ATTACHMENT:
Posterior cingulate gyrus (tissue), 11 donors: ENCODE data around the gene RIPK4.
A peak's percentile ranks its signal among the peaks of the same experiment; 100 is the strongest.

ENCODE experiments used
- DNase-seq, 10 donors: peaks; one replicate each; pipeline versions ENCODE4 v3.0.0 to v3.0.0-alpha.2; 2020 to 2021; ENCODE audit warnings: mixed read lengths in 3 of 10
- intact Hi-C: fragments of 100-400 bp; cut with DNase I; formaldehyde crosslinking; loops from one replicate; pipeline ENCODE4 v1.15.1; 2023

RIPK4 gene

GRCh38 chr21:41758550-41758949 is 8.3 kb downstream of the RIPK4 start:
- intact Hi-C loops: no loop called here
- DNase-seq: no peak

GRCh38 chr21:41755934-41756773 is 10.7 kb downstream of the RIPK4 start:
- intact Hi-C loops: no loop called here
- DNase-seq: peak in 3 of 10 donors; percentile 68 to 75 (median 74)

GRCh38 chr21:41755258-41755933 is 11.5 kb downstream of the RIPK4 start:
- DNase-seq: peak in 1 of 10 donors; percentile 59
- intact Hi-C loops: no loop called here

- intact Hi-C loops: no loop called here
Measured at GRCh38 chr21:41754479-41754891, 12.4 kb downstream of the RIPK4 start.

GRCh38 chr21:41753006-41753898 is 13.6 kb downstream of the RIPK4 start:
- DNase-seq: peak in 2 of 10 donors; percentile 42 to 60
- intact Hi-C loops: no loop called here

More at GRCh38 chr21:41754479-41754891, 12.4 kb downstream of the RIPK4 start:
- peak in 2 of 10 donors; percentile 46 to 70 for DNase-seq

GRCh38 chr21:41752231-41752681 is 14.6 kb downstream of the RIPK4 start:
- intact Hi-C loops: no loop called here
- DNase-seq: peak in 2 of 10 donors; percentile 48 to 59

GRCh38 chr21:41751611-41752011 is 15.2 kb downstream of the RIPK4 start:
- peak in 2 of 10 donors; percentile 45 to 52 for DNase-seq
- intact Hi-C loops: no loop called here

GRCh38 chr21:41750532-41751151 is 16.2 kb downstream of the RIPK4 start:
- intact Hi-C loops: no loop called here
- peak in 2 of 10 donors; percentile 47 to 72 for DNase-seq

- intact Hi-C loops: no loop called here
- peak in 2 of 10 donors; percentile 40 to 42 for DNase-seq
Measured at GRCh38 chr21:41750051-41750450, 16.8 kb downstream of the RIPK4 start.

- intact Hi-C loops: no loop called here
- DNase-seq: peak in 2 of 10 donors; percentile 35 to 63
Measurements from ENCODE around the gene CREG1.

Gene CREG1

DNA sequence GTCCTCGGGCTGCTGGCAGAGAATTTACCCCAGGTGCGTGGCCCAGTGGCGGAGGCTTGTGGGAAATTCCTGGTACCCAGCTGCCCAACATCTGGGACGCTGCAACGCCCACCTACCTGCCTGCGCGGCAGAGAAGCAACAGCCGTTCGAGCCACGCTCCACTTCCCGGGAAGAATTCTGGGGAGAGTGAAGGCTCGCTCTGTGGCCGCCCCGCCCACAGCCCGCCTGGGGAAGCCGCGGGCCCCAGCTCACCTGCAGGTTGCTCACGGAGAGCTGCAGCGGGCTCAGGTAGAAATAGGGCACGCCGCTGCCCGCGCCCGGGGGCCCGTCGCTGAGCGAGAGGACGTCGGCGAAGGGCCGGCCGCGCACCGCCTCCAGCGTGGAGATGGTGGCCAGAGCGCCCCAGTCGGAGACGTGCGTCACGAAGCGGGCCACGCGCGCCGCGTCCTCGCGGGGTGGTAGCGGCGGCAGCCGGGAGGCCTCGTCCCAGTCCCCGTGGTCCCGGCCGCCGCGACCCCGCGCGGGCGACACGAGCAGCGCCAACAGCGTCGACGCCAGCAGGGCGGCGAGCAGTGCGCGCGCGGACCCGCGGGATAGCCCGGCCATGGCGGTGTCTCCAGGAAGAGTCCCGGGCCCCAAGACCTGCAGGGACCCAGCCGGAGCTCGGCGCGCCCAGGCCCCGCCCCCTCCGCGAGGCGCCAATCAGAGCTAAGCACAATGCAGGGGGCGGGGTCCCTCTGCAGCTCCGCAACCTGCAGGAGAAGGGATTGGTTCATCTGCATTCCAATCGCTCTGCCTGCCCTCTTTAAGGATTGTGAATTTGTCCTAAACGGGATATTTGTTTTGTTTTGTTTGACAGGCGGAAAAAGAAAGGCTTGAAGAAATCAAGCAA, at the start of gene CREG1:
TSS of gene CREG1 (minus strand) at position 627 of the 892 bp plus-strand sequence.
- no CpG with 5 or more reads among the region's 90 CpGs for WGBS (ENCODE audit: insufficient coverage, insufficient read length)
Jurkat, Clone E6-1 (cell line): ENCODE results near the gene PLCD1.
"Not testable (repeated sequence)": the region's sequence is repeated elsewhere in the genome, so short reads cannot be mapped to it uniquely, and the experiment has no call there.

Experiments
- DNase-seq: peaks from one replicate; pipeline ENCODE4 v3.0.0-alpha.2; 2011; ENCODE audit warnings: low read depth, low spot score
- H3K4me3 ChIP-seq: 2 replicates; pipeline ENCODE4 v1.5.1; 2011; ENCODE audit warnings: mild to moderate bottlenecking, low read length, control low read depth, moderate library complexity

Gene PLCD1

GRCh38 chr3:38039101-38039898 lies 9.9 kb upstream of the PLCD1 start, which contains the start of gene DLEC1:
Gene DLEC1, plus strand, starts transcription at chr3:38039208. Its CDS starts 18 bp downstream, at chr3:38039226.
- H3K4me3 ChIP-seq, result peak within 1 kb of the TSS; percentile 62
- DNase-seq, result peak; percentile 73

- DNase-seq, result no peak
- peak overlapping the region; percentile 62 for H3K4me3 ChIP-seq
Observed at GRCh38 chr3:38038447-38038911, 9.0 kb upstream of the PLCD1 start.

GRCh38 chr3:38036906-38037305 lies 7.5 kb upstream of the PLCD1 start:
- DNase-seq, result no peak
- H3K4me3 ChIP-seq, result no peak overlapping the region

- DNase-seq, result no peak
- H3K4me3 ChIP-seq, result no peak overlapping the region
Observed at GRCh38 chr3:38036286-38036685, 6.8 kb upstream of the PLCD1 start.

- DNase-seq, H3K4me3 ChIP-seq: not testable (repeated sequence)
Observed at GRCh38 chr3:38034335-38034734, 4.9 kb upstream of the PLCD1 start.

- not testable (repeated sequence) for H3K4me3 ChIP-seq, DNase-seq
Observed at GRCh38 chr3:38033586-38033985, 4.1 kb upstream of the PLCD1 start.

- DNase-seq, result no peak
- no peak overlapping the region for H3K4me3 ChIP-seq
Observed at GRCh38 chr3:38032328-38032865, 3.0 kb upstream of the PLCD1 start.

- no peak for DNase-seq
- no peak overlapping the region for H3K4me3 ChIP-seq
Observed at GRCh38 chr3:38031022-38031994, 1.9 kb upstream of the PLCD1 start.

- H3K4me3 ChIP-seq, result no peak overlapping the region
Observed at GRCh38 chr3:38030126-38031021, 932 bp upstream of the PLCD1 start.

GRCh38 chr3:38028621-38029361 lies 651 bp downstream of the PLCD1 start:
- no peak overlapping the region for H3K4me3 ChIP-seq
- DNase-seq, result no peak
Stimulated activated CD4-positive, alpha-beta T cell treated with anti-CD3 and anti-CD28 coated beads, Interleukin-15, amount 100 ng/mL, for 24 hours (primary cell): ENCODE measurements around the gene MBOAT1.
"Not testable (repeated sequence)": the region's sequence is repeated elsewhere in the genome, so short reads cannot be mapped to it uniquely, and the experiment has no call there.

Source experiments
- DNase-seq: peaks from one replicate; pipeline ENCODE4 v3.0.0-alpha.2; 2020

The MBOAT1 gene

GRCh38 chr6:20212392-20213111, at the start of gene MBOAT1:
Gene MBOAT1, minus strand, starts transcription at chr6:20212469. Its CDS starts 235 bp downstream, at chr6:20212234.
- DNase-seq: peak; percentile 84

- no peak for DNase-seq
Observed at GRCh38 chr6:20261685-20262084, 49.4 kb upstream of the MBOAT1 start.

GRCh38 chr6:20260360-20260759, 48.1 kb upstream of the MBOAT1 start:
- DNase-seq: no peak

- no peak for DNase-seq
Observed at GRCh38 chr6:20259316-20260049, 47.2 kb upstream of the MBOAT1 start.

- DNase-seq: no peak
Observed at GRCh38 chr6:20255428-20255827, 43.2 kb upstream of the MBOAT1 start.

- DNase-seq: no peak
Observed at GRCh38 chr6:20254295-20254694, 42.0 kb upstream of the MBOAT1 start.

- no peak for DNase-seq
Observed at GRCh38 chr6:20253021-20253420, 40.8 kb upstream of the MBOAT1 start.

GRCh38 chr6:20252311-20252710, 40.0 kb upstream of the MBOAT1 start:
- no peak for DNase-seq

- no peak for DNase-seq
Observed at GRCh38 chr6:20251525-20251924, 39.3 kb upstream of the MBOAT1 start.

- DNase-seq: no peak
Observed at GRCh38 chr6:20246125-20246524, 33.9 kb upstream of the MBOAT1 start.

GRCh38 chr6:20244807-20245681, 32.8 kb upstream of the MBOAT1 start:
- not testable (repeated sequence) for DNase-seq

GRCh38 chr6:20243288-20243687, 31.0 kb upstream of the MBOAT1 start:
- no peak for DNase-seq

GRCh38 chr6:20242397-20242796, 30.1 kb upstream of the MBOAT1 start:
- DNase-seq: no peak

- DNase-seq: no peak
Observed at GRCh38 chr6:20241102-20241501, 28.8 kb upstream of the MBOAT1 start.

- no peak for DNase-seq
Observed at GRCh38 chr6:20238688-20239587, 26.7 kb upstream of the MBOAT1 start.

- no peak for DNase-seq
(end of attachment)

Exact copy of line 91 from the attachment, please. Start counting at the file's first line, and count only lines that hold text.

Observed at GRCh38 chr6:20255428-20255827, 43.2 kb upstream of the MBOAT1 start.